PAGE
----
Fossil fuel air pollution caused 8.7m deaths globally

An estimated one in five deaths each year can be attributed to air pollution from fossil fuel burning, a figure much higher than previously thought, according to new research led by Harvard University and published in the journal Environment Research.

The study “Global mortality from outdoor fine particle pollution generated by fossil fuel combustion: Results from GEOS-Chem” shows that more 8.7 million people around the globe die each year as a result of breathing in fine particle (PM) pollution from the burning of fossil fuels. Regions with the highest concentrations of fossil-fuel-related air pollution, including eastern North America, Europe, and South-East Asia, have the highest rates of mortality.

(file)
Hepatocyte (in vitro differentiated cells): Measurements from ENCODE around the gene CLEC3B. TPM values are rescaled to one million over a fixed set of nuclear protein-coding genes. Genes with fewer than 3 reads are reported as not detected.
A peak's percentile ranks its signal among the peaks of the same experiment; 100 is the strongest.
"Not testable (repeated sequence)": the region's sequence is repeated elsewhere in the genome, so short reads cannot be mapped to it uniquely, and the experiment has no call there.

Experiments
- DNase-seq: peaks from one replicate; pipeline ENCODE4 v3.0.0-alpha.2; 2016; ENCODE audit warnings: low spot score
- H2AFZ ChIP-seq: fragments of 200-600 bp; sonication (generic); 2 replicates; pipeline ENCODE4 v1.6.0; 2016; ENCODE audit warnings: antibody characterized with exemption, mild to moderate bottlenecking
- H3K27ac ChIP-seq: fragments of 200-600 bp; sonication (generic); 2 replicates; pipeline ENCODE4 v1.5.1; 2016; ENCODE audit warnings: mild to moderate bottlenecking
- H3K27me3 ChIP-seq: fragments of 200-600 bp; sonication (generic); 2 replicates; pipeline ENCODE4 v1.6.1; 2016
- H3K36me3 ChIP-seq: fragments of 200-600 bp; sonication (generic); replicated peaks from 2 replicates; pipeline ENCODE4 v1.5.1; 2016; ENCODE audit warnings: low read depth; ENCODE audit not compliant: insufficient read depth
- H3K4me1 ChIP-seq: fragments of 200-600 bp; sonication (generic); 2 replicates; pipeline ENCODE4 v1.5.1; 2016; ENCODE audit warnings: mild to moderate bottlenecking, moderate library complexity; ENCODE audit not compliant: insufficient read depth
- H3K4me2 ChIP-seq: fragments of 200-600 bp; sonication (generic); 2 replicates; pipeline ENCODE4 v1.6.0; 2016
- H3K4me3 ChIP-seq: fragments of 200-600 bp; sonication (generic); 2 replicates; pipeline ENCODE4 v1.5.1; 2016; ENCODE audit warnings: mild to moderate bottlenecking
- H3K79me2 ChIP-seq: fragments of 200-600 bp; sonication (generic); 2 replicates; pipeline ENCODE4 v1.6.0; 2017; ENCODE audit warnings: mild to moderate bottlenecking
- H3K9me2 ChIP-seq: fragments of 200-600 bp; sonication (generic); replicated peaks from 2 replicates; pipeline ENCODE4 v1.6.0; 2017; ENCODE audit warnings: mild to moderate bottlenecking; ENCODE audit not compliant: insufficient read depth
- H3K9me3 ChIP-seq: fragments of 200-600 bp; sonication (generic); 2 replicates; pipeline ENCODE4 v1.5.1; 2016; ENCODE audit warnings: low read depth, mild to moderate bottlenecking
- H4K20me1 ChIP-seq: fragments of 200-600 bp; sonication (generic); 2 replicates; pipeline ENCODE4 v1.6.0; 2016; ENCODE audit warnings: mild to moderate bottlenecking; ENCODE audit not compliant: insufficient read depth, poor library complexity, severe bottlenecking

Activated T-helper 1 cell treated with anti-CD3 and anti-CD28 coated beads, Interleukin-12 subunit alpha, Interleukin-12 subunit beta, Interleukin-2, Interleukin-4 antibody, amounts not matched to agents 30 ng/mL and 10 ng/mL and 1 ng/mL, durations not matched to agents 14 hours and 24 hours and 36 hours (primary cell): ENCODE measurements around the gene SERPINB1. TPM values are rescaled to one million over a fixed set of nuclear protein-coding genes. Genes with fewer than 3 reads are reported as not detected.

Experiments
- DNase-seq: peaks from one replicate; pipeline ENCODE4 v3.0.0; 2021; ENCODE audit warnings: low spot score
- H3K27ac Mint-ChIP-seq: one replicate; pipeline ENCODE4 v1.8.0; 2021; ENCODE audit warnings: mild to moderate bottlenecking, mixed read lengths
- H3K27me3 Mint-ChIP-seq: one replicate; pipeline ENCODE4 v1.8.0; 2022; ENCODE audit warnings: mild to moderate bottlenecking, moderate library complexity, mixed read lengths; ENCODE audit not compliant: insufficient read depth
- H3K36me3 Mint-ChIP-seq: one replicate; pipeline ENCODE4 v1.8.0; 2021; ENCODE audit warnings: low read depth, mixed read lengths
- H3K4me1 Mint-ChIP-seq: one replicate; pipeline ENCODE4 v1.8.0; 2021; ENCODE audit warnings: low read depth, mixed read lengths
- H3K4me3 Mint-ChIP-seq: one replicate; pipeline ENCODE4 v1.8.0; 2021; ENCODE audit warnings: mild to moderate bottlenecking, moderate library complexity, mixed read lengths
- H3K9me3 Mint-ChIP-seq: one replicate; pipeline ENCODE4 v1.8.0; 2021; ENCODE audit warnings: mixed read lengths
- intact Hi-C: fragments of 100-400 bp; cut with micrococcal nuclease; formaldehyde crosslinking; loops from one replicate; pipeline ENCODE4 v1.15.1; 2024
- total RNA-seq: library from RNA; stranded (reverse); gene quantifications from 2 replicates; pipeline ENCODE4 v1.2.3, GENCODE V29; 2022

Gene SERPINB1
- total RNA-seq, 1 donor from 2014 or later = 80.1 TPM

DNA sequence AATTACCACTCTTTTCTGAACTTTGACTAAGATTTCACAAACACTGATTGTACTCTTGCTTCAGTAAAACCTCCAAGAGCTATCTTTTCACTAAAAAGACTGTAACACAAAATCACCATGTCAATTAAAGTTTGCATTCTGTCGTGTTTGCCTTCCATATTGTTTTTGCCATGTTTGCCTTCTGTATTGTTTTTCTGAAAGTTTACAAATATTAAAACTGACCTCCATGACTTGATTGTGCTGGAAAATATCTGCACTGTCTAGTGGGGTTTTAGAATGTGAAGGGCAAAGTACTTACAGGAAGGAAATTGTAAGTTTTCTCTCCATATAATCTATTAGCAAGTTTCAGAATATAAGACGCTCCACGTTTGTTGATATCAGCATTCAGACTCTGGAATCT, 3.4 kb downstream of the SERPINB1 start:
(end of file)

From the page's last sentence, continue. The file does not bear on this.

“Our study adds to the mounting evidence that air pollution from ongoing dependence on fossil fuels is detrimental to global health. We can’t in good conscience continue to rely on fossil fuels, when we know that there are such severe effects on health and viable, cleaner alternatives,” said co-author Eloise Marais at UCL.

Source: UCL News, 9 February 2021. Link:

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